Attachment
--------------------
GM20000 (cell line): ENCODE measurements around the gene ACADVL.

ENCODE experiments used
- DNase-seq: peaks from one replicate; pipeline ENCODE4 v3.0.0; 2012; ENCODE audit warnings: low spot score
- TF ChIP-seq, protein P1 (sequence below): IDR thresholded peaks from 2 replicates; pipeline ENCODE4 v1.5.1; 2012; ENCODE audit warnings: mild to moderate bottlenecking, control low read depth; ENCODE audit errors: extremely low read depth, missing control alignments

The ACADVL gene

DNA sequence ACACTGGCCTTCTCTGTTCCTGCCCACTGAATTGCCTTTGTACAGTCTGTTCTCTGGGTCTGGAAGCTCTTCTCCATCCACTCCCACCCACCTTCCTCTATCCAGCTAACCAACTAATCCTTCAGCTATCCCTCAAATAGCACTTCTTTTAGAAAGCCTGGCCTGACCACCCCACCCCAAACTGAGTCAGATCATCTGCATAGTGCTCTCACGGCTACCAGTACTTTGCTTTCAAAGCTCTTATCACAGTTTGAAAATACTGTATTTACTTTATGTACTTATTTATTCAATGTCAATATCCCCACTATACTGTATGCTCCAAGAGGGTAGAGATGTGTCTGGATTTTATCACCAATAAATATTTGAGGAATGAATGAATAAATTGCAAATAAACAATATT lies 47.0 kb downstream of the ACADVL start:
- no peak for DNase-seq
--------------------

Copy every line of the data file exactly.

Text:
GM20000 (cell line): ENCODE measurements around the gene ACADVL.

ENCODE experiments used
- DNase-seq: peaks from one replicate; pipeline ENCODE4 v3.0.0; 2012; ENCODE audit warnings: low spot score
- TF ChIP-seq, protein P1 (sequence below): IDR thresholded peaks from 2 replicates; pipeline ENCODE4 v1.5.1; 2012; ENCODE audit warnings: mild to moderate bottlenecking, control low read depth; ENCODE audit errors: extremely low read depth, missing control alignments

The ACADVL gene

DNA sequence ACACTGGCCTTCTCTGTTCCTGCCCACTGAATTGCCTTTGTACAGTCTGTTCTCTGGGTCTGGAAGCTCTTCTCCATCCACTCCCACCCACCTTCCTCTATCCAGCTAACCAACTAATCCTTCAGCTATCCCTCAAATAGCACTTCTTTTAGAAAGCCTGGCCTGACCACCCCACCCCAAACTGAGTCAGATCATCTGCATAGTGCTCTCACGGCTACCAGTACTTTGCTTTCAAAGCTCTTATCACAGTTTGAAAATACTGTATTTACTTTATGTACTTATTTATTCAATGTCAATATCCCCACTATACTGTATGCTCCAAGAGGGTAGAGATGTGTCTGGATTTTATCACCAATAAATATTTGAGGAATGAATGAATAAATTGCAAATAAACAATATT lies 47.0 kb downstream of the ACADVL start:
- no peak for DNase-seq